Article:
Custody is also dealt with under this act which is the right of the physical care and control of the child. Access is the right granted to the non custodial parent to see a child.

Family Law (Maintenance of Spouses )Act

This Act covers the payment by one spouse for the upkeep of the other spouse and any dependant children of a marriage. Maintenance may also be paid to the Custodial Parent of a child whose parents are not married however.

All of the above applications may also be applied for in the Circuit Court where either the value of maintenance which is claimed exceeds the amount allowed to be Ordered by a District Court Judge or where there are other applications before the Circuit Court in the matter.



Generally the Circuit Court deals with the break up of marriages on two different occasions.

  • Judicial Separation
  • Deed of Separation
  • Divorce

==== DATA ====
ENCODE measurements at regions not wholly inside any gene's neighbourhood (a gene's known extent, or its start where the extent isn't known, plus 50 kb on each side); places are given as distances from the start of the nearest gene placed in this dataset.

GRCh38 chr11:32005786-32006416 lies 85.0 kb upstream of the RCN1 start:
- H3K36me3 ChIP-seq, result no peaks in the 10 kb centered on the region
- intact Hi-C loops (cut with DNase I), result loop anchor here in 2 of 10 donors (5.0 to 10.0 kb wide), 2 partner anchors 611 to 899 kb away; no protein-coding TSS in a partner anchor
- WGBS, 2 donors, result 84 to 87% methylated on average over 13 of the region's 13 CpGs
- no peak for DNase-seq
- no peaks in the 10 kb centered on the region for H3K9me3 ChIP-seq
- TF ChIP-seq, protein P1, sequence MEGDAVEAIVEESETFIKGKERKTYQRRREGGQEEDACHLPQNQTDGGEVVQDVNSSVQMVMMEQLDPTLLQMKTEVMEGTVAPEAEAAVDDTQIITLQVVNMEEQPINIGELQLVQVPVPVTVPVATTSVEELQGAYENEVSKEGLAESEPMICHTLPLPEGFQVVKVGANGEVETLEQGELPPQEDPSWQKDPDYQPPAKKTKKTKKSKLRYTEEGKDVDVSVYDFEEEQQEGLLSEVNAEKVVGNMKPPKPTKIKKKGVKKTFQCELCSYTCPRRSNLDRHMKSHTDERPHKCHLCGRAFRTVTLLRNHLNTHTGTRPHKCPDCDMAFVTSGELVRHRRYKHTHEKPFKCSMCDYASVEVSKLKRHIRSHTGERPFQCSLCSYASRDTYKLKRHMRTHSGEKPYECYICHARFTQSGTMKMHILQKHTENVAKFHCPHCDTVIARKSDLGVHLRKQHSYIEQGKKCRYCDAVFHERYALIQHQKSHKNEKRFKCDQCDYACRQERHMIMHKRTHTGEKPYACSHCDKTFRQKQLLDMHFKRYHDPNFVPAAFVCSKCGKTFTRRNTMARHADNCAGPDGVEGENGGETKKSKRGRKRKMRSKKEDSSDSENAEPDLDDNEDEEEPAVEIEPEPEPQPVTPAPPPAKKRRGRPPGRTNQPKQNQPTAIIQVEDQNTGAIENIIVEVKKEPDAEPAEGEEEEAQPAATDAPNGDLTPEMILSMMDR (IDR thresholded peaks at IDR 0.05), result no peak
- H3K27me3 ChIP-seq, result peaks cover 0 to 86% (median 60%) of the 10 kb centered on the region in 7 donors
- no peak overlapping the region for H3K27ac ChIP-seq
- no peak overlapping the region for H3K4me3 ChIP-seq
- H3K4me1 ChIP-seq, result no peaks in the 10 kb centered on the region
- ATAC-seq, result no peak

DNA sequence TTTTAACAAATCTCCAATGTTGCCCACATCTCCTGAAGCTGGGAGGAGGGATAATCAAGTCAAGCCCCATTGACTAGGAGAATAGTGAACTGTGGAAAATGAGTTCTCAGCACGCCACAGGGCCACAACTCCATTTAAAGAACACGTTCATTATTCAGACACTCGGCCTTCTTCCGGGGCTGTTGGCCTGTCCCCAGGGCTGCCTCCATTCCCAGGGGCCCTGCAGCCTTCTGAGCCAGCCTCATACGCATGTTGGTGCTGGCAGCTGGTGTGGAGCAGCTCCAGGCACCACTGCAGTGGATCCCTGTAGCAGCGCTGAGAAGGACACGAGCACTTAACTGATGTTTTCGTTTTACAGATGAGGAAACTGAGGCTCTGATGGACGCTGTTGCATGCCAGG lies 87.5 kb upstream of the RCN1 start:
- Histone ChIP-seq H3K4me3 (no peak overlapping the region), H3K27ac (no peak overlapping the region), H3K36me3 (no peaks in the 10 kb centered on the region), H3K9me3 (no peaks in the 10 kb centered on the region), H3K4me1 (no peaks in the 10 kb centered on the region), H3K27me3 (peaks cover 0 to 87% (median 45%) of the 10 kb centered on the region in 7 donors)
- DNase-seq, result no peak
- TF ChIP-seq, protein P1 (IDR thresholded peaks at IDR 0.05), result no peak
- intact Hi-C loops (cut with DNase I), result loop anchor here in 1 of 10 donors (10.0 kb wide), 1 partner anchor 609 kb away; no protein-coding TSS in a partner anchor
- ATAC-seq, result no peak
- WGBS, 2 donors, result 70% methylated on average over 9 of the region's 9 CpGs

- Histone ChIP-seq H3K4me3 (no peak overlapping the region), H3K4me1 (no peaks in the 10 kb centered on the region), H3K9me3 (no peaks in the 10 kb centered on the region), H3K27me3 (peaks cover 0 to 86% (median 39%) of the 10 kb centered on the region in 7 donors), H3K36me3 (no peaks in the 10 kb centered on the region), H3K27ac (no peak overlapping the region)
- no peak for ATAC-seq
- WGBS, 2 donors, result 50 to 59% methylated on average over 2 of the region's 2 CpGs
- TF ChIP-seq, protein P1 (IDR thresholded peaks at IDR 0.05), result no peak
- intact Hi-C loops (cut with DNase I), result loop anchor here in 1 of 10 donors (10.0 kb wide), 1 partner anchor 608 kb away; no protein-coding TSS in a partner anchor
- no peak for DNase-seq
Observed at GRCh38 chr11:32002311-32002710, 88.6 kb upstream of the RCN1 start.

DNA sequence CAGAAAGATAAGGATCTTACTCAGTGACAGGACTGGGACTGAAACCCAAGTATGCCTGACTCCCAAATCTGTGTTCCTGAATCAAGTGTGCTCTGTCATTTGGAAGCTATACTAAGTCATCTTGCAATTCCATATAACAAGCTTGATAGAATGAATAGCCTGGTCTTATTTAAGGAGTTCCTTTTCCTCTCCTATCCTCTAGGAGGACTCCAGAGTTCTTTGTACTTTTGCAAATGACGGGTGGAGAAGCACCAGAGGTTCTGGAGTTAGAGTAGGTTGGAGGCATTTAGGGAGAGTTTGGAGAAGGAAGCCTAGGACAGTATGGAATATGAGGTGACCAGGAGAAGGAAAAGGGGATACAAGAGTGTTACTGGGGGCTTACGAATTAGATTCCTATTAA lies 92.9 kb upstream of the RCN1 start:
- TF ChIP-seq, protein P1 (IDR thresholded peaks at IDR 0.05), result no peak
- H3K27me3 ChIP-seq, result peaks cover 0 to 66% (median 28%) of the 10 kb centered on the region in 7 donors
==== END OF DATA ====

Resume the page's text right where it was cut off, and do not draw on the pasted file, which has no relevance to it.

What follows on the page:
Judicial Separation
Judicial Separation applications are made to the Circuit Court through the Circuit Court Office where the parties no longer wish to live together and they wish to regularise their position. Judicial Separation is generally the result of the inability of one or both parties in a break up being able to agree to the terms of a Deed of Separation. For the Court to Grant a Decree of Judicial Separation certain provisions mus apply for example one of the parties has committed adultery or the parties have been living apart for more than one year.

A Deed of Seperation